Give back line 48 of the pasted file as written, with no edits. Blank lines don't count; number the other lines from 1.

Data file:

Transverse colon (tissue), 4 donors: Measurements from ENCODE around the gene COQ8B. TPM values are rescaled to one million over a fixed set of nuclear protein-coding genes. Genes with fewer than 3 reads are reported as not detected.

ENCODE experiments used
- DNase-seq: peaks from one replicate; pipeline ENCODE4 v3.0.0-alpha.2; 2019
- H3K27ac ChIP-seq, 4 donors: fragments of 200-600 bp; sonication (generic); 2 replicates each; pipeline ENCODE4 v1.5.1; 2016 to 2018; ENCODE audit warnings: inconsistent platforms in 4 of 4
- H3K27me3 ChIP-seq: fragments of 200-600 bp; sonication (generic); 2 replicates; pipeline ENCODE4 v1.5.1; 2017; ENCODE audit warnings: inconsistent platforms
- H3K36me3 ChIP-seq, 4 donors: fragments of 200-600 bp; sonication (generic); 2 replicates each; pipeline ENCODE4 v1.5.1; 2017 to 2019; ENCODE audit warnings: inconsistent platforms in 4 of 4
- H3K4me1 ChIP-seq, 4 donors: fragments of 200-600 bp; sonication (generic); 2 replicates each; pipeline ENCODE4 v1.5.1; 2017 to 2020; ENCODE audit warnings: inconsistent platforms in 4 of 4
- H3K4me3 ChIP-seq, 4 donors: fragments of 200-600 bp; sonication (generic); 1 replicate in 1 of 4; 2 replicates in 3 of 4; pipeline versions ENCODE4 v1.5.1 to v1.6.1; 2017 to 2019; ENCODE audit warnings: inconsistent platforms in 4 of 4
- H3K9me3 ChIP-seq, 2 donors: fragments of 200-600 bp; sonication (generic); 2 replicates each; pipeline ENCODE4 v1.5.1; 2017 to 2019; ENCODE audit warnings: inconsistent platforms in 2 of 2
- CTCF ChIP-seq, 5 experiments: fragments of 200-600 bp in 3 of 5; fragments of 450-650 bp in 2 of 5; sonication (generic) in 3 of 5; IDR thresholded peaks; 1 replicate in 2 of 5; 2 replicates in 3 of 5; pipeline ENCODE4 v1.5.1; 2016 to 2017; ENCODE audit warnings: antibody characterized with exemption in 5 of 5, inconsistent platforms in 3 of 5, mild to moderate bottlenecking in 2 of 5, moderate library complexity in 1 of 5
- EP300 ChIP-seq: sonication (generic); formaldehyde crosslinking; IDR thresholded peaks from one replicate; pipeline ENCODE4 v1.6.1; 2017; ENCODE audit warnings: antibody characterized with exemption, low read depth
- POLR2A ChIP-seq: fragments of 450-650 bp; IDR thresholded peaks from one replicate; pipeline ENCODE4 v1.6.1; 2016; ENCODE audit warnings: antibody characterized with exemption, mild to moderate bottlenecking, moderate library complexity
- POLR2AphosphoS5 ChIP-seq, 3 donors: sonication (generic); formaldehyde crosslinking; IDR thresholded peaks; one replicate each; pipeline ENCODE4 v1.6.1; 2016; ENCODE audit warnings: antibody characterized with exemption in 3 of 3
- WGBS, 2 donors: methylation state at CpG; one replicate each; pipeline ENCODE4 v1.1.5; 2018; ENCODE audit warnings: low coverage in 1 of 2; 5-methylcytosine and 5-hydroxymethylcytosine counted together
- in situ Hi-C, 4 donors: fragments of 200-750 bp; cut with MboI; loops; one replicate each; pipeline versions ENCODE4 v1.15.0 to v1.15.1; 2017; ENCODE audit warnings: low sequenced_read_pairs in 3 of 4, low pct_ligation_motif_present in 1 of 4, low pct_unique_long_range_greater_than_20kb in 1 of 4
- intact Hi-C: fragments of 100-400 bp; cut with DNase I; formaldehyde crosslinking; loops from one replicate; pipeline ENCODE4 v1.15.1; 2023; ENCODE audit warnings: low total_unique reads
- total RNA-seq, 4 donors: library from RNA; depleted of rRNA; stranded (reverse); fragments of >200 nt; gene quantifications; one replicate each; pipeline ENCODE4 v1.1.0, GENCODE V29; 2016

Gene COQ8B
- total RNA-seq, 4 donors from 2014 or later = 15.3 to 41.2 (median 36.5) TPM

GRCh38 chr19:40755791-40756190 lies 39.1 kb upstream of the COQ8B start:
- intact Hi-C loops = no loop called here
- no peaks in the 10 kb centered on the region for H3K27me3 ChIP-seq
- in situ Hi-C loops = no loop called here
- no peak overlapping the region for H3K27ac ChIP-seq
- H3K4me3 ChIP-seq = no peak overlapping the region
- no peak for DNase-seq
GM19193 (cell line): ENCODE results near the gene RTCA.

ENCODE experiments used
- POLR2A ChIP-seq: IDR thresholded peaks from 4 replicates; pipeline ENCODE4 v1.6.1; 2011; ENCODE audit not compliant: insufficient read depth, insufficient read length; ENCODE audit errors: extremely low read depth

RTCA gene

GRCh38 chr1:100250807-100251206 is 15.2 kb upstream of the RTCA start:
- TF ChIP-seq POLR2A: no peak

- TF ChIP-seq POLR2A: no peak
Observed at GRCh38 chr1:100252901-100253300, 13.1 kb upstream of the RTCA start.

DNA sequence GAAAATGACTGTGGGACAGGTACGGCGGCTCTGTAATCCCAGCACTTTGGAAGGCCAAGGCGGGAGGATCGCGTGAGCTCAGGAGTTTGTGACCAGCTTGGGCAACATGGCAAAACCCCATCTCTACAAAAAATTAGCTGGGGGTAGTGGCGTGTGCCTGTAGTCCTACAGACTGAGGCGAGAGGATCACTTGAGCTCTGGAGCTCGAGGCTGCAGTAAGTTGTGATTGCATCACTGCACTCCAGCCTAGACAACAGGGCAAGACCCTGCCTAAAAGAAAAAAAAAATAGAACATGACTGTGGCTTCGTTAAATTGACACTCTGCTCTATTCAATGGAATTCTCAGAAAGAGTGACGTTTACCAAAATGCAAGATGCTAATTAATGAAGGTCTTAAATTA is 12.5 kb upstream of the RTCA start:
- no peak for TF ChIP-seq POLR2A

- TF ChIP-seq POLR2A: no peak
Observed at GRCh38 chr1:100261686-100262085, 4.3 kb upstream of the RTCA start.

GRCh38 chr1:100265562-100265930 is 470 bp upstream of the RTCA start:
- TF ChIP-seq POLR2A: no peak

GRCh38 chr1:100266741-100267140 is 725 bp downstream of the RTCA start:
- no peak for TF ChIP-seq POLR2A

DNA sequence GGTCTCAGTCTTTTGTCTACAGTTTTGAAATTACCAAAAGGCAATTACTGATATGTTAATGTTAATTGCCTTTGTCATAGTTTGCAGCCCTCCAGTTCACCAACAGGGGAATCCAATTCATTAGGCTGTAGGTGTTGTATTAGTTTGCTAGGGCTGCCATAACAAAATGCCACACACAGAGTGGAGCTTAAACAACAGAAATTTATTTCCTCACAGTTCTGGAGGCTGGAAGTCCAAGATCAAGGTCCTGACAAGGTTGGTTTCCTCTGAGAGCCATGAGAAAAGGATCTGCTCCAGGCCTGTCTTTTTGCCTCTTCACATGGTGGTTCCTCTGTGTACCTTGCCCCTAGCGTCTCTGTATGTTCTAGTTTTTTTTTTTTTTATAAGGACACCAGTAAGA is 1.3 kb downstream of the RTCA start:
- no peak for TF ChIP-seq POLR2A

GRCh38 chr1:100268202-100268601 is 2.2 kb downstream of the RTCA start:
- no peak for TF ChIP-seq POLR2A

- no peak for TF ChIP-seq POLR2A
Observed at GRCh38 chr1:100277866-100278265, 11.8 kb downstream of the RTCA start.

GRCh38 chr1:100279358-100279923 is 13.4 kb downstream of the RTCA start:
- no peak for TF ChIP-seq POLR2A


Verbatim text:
Observed at GRCh38 chr1:100277866-100278265, 11.8 kb downstream of the RTCA start.